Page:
Re: Project direction

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Re: Project direction

Angus Robertson - Magenta Systems Ltd
> The idea being that supporting existing users means not changing
> the existing API, whereas catering to new users means working
> towards a new fresh consistent API.

OpenSSL has been in use for getting on for 20 years (I think) and may
still be in use in another 20 years, so can not stay still to make life
easy for old projects, it has to evolve for new projects, as it does.  

But any changes should be clearly documented and should not require the
use of third party sites like ABI to discover new APIs and changes to
old ones.  Major changes are usually in the changelog, but can be hard
to find when updating from a much earlier release.  

There should really be detailed articles about upgrading from any long
term release to the latest release, with simple lists of all exports or
macros removed or added, or whose use has changed.

Also, there is an assumption OpenSSL is only used by other C developers,
by the use of public macros that are not usable in any other language.
BoringSSL replaced macros with exports and OpenSSL should consider
doing the same.  

Currently changing a macro to an export is rarely documented, so it's
hard for those that have rewritten macros in other languages to know
something will be broken.

There needs to be more task oriented documentation, for instance
collecting the APIs needed to create a CSR or certificate, using APIs
rather than command line tools which is where much of the documentation
currently resides. For instance there is no documentation about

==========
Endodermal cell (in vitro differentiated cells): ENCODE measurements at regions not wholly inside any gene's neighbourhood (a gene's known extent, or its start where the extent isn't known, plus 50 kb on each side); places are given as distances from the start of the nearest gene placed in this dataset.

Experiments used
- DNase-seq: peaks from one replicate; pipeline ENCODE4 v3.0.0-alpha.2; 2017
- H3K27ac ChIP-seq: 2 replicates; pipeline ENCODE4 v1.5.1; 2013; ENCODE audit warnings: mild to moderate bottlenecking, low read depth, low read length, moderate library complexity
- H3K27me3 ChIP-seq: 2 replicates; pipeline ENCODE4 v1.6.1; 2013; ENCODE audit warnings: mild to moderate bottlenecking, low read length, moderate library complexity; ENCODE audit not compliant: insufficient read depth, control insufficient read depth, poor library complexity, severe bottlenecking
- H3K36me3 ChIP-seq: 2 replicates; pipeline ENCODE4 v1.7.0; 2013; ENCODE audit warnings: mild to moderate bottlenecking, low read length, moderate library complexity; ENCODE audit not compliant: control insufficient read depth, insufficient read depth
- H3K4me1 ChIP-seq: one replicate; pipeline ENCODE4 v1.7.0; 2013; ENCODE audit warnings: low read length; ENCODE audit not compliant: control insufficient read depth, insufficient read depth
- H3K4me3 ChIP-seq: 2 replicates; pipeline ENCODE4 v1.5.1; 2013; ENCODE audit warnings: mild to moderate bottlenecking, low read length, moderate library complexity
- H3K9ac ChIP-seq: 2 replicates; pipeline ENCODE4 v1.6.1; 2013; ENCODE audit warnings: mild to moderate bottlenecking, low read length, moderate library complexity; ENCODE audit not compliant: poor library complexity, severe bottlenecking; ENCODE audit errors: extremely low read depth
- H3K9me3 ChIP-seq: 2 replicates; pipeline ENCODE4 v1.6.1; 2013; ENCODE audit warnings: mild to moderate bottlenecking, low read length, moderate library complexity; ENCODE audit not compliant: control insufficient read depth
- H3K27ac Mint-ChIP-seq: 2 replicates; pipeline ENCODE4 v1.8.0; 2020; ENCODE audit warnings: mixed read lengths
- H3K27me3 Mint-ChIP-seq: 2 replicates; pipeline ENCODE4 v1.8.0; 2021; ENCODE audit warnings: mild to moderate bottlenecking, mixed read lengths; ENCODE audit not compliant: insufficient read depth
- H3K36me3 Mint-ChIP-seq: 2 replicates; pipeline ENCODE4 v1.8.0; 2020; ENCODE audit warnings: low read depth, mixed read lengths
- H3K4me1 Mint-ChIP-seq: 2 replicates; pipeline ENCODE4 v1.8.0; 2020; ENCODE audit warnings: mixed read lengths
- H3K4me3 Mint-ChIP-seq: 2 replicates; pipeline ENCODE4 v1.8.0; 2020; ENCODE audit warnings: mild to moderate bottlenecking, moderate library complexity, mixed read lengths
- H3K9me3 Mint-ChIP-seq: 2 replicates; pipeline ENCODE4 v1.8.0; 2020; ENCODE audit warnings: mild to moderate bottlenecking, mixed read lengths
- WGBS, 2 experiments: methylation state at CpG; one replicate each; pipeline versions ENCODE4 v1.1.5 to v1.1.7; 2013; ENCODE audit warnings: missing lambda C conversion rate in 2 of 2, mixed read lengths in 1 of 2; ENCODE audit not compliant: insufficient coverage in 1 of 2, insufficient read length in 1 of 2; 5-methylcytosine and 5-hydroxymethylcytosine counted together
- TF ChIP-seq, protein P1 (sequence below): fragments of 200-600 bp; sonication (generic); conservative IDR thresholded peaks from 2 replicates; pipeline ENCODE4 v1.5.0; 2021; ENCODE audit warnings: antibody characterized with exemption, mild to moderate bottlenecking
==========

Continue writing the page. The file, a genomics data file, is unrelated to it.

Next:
building a stack of extensions to add SANs to requests and certificates
so a lot of research is needed to adds SANs to a certificate.

Angus


 





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Re: Project direction

Michael Richardson

Angus Robertson - Magenta Systems Ltd <[hidden email]> wrote:
    > Also, there is an assumption OpenSSL is only used by other C developers,
    > by the use of public macros that are not usable in any other language.
    > BoringSSL replaced macros with exports and OpenSSL should consider
    > doing the same.

This.

    > There needs to be more task oriented documentation, for instance
    > collecting the APIs needed to create a CSR or certificate, using APIs
    > rather than command line tools which is where much of the documentation
    > currently resides. For instance there is no documentation about
    > building a stack of extensions to add SANs to requests and certificates
    > so a lot of research is needed to adds SANs to a certificate.

My claim is that much of the "applications" should be removed from the core
system, and should be re-implemented in a cleaner way using the APIs.
I.e. into a separate git repo with it's own release schedule.

They should serve as exemplars for using the APIs, which they are often are not.

In particular, the way that many things are only doable via "configuration file"
is a serious problem.

Yes, the applications are used as part of the tests, but I'm not saying that
they shouldn't be pulled in as a github.

Could Perl wrapper be used for more?  Could it be used exclusively?
(No calls out to "openssl ca" to generate a certificate...)
The tests do not serve as particularly good examplars, because of the mix of
C and perl, sometimes the perl is just running some .c code that was compiled... sometimes not.

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